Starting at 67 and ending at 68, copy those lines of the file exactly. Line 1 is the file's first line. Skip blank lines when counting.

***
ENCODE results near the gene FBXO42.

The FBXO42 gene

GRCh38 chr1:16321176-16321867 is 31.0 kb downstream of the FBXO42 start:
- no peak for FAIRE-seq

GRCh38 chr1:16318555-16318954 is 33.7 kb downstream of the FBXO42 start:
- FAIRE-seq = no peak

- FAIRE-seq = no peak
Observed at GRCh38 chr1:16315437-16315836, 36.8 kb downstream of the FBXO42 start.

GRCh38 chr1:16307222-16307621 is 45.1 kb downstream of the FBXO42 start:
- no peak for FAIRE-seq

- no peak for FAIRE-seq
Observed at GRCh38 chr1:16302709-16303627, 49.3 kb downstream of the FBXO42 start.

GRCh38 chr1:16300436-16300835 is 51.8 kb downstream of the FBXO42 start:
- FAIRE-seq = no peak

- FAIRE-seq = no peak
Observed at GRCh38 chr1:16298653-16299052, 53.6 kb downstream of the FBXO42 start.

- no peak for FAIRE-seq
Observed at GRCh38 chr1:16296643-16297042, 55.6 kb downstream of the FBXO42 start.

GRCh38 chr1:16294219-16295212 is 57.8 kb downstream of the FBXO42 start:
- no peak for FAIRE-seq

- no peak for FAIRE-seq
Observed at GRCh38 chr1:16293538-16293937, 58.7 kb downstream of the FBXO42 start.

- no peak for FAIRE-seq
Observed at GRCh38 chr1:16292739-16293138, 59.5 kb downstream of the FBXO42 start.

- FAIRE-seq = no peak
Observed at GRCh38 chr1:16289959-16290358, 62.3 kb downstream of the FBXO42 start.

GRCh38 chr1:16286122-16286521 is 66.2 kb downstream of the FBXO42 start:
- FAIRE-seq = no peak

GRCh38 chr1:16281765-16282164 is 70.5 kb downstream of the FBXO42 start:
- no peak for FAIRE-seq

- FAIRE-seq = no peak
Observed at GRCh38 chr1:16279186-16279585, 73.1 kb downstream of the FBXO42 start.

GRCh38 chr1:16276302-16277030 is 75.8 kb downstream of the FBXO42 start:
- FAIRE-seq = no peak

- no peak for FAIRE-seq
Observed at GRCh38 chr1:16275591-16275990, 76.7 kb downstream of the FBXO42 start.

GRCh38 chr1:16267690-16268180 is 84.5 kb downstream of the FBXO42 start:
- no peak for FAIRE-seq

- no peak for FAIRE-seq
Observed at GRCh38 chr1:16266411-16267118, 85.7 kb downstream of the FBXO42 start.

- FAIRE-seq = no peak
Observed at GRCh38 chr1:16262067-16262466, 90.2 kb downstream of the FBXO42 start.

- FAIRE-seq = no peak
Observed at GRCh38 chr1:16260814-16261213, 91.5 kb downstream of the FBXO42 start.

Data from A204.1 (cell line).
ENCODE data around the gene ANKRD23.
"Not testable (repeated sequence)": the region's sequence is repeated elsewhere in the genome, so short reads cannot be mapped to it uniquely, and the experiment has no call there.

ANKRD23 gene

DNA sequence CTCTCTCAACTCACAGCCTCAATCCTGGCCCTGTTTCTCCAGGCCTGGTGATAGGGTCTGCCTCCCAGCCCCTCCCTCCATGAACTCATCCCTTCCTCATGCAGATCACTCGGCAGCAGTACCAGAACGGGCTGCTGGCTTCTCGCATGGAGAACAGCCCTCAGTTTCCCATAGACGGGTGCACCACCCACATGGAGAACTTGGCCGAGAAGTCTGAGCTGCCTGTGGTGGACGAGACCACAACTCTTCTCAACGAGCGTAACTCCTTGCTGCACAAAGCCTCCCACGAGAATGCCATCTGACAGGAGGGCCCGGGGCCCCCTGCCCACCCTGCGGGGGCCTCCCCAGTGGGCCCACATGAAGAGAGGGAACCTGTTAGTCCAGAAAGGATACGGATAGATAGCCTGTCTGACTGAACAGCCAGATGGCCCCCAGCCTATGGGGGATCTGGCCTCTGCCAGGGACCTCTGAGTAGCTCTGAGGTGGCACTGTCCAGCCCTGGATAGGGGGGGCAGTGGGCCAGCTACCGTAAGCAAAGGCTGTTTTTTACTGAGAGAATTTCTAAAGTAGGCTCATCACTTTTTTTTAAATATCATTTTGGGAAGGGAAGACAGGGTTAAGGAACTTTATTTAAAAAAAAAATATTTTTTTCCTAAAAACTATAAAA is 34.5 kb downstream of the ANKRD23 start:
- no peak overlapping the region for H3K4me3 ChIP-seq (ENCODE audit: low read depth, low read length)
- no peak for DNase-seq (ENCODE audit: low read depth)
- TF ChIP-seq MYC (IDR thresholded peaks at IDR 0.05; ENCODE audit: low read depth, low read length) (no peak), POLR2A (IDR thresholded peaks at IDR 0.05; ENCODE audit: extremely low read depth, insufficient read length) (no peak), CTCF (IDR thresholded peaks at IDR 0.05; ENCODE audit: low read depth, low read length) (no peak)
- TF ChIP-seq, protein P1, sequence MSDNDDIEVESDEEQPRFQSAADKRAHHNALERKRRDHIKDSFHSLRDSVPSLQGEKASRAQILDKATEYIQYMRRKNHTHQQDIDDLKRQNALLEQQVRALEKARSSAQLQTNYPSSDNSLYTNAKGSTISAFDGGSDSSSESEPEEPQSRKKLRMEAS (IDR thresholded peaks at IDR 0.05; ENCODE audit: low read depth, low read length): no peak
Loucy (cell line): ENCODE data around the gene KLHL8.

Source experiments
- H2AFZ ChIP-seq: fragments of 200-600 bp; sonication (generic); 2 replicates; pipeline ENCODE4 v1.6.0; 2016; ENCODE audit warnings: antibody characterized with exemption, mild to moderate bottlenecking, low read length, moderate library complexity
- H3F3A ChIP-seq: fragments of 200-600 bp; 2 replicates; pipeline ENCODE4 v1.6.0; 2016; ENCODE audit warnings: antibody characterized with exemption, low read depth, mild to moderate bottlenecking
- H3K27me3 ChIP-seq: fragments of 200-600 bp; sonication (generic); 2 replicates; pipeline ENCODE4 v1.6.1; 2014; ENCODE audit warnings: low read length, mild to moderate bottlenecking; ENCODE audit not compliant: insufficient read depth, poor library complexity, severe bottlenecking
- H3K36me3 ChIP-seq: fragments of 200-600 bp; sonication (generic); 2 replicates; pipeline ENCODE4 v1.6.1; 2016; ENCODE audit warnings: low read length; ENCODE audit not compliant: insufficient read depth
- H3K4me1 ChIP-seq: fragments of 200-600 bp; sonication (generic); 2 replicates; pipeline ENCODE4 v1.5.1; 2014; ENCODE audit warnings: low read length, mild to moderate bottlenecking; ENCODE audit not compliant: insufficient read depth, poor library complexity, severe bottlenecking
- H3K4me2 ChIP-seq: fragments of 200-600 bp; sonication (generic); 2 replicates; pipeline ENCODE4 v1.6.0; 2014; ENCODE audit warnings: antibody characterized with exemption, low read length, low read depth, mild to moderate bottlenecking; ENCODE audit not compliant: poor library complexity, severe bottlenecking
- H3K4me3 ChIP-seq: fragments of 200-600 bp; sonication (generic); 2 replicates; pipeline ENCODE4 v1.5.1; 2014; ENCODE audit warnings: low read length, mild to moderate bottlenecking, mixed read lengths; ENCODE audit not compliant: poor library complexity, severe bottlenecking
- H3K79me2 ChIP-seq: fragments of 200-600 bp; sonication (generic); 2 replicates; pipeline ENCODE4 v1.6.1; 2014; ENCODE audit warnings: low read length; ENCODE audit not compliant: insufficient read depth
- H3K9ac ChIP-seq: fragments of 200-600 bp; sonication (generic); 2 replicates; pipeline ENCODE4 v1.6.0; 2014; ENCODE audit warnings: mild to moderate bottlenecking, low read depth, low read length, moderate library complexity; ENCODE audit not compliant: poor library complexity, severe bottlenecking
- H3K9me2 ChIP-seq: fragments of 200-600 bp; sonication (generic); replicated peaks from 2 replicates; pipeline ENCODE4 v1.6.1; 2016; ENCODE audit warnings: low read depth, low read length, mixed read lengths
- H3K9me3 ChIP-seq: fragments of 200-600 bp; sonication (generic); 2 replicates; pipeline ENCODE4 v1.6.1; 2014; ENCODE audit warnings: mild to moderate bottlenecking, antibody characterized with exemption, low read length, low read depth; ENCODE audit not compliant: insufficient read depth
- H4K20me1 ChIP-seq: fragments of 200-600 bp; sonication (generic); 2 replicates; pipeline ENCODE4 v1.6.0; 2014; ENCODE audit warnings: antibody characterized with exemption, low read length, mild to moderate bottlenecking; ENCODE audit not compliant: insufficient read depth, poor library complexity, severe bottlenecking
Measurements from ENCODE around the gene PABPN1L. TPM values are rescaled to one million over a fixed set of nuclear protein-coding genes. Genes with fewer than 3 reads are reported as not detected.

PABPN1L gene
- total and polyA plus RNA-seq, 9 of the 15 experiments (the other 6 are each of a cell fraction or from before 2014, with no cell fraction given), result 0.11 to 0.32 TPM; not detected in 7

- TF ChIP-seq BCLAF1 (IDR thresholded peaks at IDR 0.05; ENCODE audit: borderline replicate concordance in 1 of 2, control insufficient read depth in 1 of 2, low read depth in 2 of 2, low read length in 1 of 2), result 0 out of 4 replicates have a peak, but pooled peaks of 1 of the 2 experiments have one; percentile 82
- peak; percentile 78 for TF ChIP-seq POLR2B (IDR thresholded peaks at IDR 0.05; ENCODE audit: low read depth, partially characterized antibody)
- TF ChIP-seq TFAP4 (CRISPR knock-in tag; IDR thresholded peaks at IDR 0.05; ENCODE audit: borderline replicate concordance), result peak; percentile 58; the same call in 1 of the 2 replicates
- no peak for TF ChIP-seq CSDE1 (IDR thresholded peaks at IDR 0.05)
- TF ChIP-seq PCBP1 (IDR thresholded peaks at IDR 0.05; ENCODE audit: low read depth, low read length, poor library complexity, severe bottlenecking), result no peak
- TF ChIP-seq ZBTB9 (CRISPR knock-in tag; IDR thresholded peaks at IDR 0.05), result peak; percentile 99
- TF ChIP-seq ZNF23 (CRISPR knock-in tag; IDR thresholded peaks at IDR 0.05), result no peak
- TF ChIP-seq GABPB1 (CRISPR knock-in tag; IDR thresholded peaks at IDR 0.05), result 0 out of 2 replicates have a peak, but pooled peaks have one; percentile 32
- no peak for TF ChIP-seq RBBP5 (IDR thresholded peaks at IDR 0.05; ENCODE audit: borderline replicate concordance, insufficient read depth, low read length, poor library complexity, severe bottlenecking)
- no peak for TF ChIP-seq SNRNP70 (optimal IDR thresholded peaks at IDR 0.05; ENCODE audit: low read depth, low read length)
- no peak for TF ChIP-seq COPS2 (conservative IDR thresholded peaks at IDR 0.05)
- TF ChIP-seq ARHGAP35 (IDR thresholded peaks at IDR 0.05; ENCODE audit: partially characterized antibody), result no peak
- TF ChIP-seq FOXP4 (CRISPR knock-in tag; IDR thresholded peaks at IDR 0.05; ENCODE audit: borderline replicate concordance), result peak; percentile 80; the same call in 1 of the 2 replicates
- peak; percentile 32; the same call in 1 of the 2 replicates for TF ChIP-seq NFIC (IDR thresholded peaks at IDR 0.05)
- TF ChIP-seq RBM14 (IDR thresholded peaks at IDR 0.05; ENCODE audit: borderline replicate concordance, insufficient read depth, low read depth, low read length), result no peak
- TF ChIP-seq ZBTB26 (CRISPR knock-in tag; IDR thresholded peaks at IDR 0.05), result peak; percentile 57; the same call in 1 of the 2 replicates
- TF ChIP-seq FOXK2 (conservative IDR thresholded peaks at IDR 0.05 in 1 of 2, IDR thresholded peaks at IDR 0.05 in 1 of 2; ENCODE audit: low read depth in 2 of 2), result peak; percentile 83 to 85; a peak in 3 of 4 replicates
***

- H4K20me1 ChIP-seq: fragments of 200-600 bp; sonication (generic); 2 replicates; pipeline ENCODE4 v1.6.0; 2014; ENCODE audit warnings: antibody characterized with exemption, low read length, mild to moderate bottlenecking; ENCODE audit not compliant: insufficient read depth, poor library complexity, severe bottlenecking
Measurements from ENCODE around the gene PABPN1L. TPM values are rescaled to one million over a fixed set of nuclear protein-coding genes. Genes with fewer than 3 reads are reported as not detected.